Welcome to Miles Rookie 101, where we are trying to decode the concept of miles and points for everyone who is new to the game.
The simple reference point I have for you to think of a loyalty program is that of the Starbucks Card. At least in India, every time I buy something worth INR 300, I get one star. When I collect ten stars, I get a free tall drink. That is the incentive Starbucks is willing to offer me to get my repeat business. And the loyalty program one of the reasons I go to them when I want my coffee (Coffee Day isn’t great coffee, so that should settle the what is good coffee argument?). In essence, when I buy stuff worth INR 3,000 I get stuff worth INR 250 back, which is an 8.33% return to me for keeping me coming back.
In this 8.33% returns, Starbucks is not paying out of pocket to get me my freebie. It comes from all the profit they make off me, selling me a coffee at very high margins. Hence, there is not much of a cost involved for them.
But that is not all. As they see you do more business with them, they add more privileges to you as well. For instance, free size upgrades on drinks, free flavor toppings and so on. Stuff that I’d have otherwise have to pay for, is now free to a certain extent.
Cue to airline loyalty programs
Similarly, airlines reward your loyalty. Every time you make a flight with them, they issue you miles. When you have enough number of miles, you can get a fare-waived ticket on the airline. More often than not, mileage redemption tickets, also called reward tickets, come from the inventory of unsold seats. Simply said, a plane is going to fly anyways, so with an empty seat being made available against miles redemption, you have a happy member who hopefully has more reasons to come back to the airline. After all, he managed to get a couple of free seats to go over for your vacation, while you’ve been spending a lot of time and money on the same airline due to your work commitments.
Additionally, when you do more business with the same airline, they start giving you privileges that make you feel special, as well as induce you into an infinite loop of loyalty. For instance, when you reach some sort of status with the airline, it means you gave them enough business to be able to offer you some benefits they don’t offer everyone. At Silver, you may be offered an additional baggage allowance. At Gold, lounge access. At Platinum, ability to cancel tickets for free in case you can’t make use of them.
Once you reach a certain status with the airline and like the benefits, you either want to continue to receive those benefits and hence continue to allocate business to the same airline, or else, you want higher benefits, which you think are better for you. In which case, you are trying to give more business to the same airline to make sure you climb up the ladder. For instance, if you are Silver, you don’t want the extra baggage allowance. But you want lounge access every time you travel. Perhaps because you find that 30 minutes in the lounge the only time you can be at ease or make your phone calls that day.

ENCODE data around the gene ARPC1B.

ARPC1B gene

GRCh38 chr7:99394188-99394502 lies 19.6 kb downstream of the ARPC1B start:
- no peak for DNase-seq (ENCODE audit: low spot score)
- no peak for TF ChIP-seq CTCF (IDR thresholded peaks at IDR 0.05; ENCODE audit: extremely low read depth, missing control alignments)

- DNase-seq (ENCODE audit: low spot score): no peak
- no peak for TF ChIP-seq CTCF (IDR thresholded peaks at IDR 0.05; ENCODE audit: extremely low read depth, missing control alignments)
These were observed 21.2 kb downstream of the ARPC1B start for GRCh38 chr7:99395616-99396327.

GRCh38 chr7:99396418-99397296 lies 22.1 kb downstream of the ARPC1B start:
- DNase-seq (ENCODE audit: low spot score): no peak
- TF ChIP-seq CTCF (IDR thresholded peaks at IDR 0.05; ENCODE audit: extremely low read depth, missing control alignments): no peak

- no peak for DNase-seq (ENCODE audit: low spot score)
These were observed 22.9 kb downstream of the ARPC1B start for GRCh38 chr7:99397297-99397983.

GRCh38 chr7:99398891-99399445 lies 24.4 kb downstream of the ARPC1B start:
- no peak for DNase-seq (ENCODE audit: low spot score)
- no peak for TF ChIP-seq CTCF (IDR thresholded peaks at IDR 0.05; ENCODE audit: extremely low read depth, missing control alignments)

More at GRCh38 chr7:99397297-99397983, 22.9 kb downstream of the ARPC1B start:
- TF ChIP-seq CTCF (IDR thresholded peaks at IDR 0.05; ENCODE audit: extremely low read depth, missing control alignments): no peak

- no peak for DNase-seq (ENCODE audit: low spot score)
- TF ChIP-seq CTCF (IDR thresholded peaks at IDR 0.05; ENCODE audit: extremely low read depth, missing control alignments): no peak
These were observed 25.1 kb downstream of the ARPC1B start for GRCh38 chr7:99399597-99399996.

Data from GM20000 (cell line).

And hotel loyalty programs…
Hotel loyalty works in a similar manner. Previously unsold room inventory can now be offered to a loyal member for a free room night(s) while they keep giving their repeat business to the hotel chain. Also, as you grow your loyalty towards the hotel chain, they pamper you with room upgrades, late check outs and so on. Hey, at the end of the day, it is the same 24 hours in a day and no special hotel rooms are being created for you. So if you visit often, how would you like to stay in a suite this one time rather than the simple room you booked. And you are hooked.
And Credit Card incentives…
The original credit card reward programs were designed to make you use the same credit card again and again and would give you a toaster in return for your loyalty. Or a refrigerator, and so on. But in today’s day and age, a lot of programs have aligned themselves with airlines to offer the ability to transfer your credit card reward points to miles. And this makes perfect business sense, because customers can now use their rewards for things they really want rather than buy more toasters than they ever needed to use.
Miles and Points are currencies now
Miles and points were obscure when they were launched over three decades ago by American Airlines as AAdvantage first. But now, they are legit currency, but not issued by a country or a bank, but by a travel service provider. For instance, every time you buy a Jet Airways ticket and fly it, Jet Privilege is issuing you miles provided you have an account with them. Not just that, every time you swipe a credit card, you earn miles as well. Also for your dinner at your favorite restaurant, or perhaps for that shirt you bought as a present for your dad.
What does this currency buy you? Travel services when you need them, or want them. Like I wrote ahead… you pay for economy class for work travel through out the year. But now you have enough miles to travel business class or first class for your annual vacation, which you can use your miles and points for. And free rooms as well.
So what should I do?
I know enough people who wonder how we do some crazy trips while they are still travelling economy. Or how is it that we get the best room in the hotel when they are still in the base category rooms. It is all about loyalty programs. In my home, we spend almost every rupee on a credit card. Because by spending cash I don’t get to earn miles on those transactions, while still paying the same value. We choose to stay at a Hyatt where we can, because they treat us well and have some great hotels. We choose to fly Jet Airways where we can, because, in exchange we can fly more on them, at the cost of paying taxes and airport charges sometimes.
So choose if you would want to hop on to the gravy train, because that is what it is. You don’t have to do much more, but the payoffs are fantastic!